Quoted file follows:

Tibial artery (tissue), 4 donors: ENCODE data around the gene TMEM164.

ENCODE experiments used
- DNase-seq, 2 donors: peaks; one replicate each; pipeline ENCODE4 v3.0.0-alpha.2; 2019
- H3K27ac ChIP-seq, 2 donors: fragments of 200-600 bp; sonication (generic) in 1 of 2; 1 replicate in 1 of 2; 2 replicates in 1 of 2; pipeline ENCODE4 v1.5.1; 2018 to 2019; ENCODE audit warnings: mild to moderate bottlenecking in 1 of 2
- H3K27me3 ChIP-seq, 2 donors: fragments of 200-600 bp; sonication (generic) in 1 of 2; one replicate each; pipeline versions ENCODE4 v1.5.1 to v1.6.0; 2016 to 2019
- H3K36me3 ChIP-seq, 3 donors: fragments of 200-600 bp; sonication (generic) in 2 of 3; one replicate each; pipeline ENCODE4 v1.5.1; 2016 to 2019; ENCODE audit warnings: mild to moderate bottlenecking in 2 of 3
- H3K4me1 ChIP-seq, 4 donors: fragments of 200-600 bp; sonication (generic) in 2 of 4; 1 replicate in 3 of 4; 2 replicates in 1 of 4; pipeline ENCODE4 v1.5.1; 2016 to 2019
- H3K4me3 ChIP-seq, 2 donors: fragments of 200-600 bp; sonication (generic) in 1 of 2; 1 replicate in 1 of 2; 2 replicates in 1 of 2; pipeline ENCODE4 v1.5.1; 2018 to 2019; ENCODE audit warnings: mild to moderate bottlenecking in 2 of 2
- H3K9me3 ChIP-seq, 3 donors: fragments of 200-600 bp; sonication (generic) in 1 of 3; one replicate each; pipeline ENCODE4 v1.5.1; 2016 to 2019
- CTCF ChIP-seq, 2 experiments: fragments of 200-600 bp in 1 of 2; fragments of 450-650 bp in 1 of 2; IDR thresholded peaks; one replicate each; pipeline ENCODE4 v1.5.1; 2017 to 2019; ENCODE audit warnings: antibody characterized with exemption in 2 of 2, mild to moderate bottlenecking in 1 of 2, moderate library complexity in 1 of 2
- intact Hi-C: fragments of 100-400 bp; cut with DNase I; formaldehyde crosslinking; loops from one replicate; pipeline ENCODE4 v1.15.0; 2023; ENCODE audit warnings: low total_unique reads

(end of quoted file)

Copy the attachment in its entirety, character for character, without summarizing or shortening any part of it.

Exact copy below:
Tibial artery (tissue), 4 donors: ENCODE data around the gene TMEM164.

ENCODE experiments used
- DNase-seq, 2 donors: peaks; one replicate each; pipeline ENCODE4 v3.0.0-alpha.2; 2019
- H3K27ac ChIP-seq, 2 donors: fragments of 200-600 bp; sonication (generic) in 1 of 2; 1 replicate in 1 of 2; 2 replicates in 1 of 2; pipeline ENCODE4 v1.5.1; 2018 to 2019; ENCODE audit warnings: mild to moderate bottlenecking in 1 of 2
- H3K27me3 ChIP-seq, 2 donors: fragments of 200-600 bp; sonication (generic) in 1 of 2; one replicate each; pipeline versions ENCODE4 v1.5.1 to v1.6.0; 2016 to 2019
- H3K36me3 ChIP-seq, 3 donors: fragments of 200-600 bp; sonication (generic) in 2 of 3; one replicate each; pipeline ENCODE4 v1.5.1; 2016 to 2019; ENCODE audit warnings: mild to moderate bottlenecking in 2 of 3
- H3K4me1 ChIP-seq, 4 donors: fragments of 200-600 bp; sonication (generic) in 2 of 4; 1 replicate in 3 of 4; 2 replicates in 1 of 4; pipeline ENCODE4 v1.5.1; 2016 to 2019
- H3K4me3 ChIP-seq, 2 donors: fragments of 200-600 bp; sonication (generic) in 1 of 2; 1 replicate in 1 of 2; 2 replicates in 1 of 2; pipeline ENCODE4 v1.5.1; 2018 to 2019; ENCODE audit warnings: mild to moderate bottlenecking in 2 of 2
- H3K9me3 ChIP-seq, 3 donors: fragments of 200-600 bp; sonication (generic) in 1 of 3; one replicate each; pipeline ENCODE4 v1.5.1; 2016 to 2019
- CTCF ChIP-seq, 2 experiments: fragments of 200-600 bp in 1 of 2; fragments of 450-650 bp in 1 of 2; IDR thresholded peaks; one replicate each; pipeline ENCODE4 v1.5.1; 2017 to 2019; ENCODE audit warnings: antibody characterized with exemption in 2 of 2, mild to moderate bottlenecking in 1 of 2, moderate library complexity in 1 of 2
- intact Hi-C: fragments of 100-400 bp; cut with DNase I; formaldehyde crosslinking; loops from one replicate; pipeline ENCODE4 v1.15.0; 2023; ENCODE audit warnings: low total_unique reads